In the last few weeks, there has been a fair amount of black history discussion, thanks in part to the movies "Lincoln" and "Django Unchained" the PBS documentary "The Abolitionist," and the inauguration of President Barack Obama to a second term. The rapturous nature of the entertainment industry’s interest in black history may give credence to those who argue that black history is now part of the mainstream and therefore Black History Month should be abolished.
Let’s be honest, we can’t concede the teaching of black history to movie producers and screenwriters. Fiction authors have the freedom to embellish or massage historical truths to fit their art or to entertain. It’s within an artist’s discretion to do so, and the onus to differentiate truth from fiction lies on their audience. Which is why black history needs to be incorporated in the school curriculum in a truthful, meaningful, and expansive way. Until then, Black History Month must serve as the means by which this is achieved.
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Among Black History Month detractors are those who say it’s no longer relevant to the black experience, given that we now have a black man as president. Yes, it’s true that this is a stark indicator of socio-political progress, but a study of the context in which the president and his family have been received in certain factions of the society, as well the racial vitriol that has come to the fore, reveals that we’ve got a long way to go before we can claim victory.
The big leaps we’re making technologically and the rapid explosion of economies worldwide threaten to mute extensive discussions of history. Is it relevant for us to study history when the world we live in now is so much more advanced than that of our forefathers? Absolutely. Technology is evolving rapidly, but we’re not catching up as quickly in curbing prejudice. A quick survey of user comments in different news sites will confirm that smartphones and laptops and the Internet haven’t changed us, they’ve merely exposed us.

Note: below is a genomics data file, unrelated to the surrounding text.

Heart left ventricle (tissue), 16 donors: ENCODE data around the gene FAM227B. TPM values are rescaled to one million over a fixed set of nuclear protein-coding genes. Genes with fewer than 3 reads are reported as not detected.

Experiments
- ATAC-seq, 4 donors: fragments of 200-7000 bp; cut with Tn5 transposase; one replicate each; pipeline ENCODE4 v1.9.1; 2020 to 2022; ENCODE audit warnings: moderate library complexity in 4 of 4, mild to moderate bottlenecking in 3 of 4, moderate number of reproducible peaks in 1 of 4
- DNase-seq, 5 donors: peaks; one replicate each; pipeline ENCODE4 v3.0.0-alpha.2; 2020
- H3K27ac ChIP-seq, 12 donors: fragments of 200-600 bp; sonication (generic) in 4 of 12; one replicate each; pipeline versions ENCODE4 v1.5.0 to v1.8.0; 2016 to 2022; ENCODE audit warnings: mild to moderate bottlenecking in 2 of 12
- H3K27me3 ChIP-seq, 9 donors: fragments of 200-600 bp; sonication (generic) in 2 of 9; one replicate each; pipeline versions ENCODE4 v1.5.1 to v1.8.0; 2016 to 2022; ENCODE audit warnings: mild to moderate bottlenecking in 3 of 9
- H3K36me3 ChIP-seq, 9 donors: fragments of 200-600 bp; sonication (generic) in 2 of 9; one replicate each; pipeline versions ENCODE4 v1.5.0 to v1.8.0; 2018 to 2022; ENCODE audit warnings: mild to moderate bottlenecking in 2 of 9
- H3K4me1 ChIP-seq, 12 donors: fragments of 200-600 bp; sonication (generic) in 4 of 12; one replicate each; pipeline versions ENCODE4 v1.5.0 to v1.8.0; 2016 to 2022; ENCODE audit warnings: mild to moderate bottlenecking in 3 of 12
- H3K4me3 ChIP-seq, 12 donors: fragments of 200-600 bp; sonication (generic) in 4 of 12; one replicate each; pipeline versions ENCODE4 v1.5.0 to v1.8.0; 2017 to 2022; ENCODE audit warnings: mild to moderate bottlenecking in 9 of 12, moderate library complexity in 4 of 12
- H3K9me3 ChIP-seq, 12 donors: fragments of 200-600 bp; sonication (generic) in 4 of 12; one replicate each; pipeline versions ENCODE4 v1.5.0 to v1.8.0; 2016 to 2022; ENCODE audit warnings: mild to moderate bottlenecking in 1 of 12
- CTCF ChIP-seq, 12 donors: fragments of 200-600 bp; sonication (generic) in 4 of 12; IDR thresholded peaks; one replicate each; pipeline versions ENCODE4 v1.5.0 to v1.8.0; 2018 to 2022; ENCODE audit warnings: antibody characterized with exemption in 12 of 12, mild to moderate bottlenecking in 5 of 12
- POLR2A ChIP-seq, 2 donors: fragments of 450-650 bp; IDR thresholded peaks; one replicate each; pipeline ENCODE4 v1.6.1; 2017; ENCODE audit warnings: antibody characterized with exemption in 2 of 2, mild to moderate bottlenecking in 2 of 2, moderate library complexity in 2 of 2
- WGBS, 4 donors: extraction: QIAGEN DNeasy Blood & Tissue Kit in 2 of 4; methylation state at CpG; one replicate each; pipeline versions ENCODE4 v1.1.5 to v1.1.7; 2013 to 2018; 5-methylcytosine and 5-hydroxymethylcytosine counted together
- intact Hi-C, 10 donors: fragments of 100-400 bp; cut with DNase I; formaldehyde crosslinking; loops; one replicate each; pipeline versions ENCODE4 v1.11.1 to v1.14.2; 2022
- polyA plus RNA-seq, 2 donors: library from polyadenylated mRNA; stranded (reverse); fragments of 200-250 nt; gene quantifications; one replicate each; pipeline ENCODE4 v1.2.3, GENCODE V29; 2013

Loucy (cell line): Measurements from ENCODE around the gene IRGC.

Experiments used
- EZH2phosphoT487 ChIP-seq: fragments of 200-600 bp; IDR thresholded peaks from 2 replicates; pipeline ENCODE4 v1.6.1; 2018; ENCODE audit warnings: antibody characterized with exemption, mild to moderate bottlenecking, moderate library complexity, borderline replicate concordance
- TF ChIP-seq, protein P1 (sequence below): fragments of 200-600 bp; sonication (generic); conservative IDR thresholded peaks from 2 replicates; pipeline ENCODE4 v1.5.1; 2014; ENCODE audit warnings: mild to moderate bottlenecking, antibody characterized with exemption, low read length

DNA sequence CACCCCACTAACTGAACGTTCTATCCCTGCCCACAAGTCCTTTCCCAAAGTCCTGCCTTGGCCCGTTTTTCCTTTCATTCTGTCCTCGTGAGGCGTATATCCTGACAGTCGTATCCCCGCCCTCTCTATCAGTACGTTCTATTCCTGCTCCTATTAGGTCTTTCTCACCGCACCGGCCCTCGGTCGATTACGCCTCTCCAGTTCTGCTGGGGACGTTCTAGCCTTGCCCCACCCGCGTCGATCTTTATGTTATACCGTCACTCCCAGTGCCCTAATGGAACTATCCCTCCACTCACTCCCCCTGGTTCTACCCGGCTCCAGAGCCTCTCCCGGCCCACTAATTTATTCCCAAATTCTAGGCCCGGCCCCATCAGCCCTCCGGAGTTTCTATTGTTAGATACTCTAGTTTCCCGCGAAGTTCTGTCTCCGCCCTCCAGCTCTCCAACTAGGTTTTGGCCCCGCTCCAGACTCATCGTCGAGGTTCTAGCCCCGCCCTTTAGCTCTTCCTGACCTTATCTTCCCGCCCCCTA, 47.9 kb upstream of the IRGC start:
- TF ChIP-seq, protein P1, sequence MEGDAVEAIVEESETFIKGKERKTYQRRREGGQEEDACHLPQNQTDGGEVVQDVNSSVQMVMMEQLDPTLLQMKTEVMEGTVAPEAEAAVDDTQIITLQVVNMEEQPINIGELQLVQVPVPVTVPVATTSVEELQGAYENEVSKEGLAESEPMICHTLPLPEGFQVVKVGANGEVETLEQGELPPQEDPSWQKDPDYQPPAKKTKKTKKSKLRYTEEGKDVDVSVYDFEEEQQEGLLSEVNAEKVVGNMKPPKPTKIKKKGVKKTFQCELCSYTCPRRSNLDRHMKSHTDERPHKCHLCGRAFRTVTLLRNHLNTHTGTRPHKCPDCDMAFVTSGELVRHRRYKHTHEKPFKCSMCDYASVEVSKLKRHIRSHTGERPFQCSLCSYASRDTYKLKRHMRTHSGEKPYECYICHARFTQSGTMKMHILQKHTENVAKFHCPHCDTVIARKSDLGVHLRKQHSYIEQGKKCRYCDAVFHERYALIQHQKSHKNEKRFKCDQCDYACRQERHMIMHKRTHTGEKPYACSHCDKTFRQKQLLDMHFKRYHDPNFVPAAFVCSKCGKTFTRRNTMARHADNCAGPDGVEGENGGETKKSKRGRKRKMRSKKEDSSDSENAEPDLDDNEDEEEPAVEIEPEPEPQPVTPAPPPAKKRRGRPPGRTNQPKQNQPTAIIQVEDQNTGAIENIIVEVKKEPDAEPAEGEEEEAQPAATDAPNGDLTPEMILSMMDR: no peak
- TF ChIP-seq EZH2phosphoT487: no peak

Economies are erupting worldwide, even as the gap between the rich and the poor expands. According to a New York Times report, if you walk the campuses of most top schools, you’ll discover that the vast majority are from upper income households. The decline of America’s meritocracy into a dynastic one doesn’t augur well for black people. Despite the rise of the African American middle-class, a 2011 study from Pew Research Center revealed that whites possess twenty times more wealth than African Americans. As Jean-Baptiste Karr famously wrote, the more things change, the more they remain the same.
The call for those of us who resist black history remembrance and seek only a national American identity is to embrace the fact that slavery, and all those who fought so valiantly for emancipation, is part of the nation’s collective self-identity. We can neither rewrite history nor escape the fact that we’re shaped by our social and cultural background. We should be challenged to self-reflect on this atrocious part of American history, and not universalize it by lumping it along with other nations’ prejudice crimes. We must understand our history in its specific context and dimension. This is the purpose for which Black History Month exists.
When I first moved to America, African American history was far from my mind. Like most Africans who migrated here freely, I came for the opportunities this country offers. I thought little of what it means to be African American. But as the years go by and I experience America more intimately in every sphere, I need for this discussion to continue—and if it must for only the twenty-eight days of February, so be it.
Recently, a friend’s four-year-old son stated that a fellow student had said that blue eyes see everything, brown and black ones don’t. Now, I’m not worried about my son’s friend because his parents are well equipped to nurture his self-esteem and identity. They’ve lived and thrived in this society. But what about the black child who is bombarded by these kinds of notions each day but has no cushion or mentors or guides? A public school where Black History Month is celebrated will expose this child to people just like him who’ve achieved great things.
Any children I have in this country will be African Americans. I would want them to understand their history, to celebrate our achievements, to give thanks for the sacrifices of those long gone, and to contemplate the complex nature of our present struggle. I would hope that this helps them grasp the pain of the past, and gives them the grace to wisely and bravely face the future.